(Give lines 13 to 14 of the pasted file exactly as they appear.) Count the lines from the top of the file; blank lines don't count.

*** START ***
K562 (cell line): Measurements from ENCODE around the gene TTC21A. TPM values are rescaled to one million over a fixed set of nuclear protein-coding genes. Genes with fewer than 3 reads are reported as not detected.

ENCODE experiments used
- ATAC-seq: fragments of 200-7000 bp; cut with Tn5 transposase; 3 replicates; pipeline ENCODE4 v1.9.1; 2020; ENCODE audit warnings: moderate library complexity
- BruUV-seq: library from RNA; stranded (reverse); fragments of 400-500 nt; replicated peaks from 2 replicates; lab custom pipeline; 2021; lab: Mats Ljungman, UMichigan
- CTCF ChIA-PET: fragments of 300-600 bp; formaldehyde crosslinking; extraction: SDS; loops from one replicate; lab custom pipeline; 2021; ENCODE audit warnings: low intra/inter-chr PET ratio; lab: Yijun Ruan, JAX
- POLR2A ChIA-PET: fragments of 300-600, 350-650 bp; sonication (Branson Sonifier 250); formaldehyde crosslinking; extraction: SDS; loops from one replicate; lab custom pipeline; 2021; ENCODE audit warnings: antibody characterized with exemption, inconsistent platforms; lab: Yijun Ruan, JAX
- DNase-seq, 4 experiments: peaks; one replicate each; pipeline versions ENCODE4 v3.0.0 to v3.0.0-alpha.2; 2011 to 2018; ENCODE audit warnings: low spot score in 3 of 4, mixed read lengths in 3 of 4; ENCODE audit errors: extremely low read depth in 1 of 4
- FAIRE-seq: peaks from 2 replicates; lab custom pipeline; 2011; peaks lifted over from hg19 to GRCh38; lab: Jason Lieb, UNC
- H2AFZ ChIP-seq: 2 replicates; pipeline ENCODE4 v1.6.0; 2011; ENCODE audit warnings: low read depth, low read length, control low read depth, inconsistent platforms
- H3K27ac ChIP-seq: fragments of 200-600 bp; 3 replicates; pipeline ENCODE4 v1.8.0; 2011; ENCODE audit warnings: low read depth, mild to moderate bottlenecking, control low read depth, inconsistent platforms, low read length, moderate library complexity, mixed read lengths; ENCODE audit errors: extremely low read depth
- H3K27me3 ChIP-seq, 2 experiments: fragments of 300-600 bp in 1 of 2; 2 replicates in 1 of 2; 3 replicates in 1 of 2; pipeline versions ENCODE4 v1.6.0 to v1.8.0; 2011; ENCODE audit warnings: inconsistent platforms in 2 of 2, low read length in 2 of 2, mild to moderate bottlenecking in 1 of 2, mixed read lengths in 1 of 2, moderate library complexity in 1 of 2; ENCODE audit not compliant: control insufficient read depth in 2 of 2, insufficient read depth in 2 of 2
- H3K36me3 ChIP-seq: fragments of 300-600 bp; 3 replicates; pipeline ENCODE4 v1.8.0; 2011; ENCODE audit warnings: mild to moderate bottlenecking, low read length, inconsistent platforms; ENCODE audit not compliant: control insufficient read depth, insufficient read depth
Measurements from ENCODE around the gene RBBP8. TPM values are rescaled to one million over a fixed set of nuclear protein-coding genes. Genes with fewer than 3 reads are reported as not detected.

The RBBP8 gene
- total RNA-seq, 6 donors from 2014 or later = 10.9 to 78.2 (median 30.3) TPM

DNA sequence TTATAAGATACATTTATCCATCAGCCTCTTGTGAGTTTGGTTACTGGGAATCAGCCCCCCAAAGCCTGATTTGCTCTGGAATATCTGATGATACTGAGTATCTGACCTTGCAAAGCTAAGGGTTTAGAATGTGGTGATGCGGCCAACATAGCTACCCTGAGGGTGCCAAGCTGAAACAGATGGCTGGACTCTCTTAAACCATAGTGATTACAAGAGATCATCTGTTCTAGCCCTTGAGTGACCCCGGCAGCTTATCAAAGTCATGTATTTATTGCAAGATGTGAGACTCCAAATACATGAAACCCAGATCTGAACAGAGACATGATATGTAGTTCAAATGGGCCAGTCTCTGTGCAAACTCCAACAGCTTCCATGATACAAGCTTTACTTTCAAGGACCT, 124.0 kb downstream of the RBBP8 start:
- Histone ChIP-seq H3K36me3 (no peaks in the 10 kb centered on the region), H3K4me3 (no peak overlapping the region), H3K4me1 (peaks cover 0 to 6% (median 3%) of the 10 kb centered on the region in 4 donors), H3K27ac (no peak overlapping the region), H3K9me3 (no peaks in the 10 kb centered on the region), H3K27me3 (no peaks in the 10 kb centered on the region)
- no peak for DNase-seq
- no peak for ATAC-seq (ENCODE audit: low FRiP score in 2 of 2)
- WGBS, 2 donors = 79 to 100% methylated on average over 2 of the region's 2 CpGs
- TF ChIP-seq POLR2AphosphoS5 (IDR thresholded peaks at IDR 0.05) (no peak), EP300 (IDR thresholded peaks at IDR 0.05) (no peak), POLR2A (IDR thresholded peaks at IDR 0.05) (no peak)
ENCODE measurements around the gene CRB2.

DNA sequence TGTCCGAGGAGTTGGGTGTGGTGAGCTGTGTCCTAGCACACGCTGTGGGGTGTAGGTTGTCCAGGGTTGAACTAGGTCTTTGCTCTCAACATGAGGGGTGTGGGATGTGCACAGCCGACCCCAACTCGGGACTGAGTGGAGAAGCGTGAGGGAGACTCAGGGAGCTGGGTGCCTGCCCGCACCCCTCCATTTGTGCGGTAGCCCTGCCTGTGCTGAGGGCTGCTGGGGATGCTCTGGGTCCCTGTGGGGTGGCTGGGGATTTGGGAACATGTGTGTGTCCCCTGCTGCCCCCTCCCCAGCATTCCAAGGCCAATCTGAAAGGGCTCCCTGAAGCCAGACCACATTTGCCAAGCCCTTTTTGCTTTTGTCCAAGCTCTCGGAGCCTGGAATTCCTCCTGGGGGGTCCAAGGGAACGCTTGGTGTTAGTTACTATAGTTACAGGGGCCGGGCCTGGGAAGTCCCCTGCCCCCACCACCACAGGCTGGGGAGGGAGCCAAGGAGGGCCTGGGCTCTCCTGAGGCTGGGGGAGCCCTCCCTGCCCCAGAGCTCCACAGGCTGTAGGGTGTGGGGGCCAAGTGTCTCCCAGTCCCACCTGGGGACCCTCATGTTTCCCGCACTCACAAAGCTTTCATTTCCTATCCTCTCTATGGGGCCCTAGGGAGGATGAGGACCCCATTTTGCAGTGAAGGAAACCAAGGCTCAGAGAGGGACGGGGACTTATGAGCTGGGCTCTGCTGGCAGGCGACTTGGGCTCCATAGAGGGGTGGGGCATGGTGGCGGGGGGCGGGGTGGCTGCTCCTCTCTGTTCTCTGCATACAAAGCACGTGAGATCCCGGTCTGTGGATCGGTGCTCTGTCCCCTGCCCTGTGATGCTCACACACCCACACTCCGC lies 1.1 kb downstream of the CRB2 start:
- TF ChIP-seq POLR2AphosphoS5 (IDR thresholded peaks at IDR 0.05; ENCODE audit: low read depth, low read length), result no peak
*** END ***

Measurements from ENCODE around the gene RBBP8. TPM values are rescaled to one million over a fixed set of nuclear protein-coding genes. Genes with fewer than 3 reads are reported as not detected.

The RBBP8 gene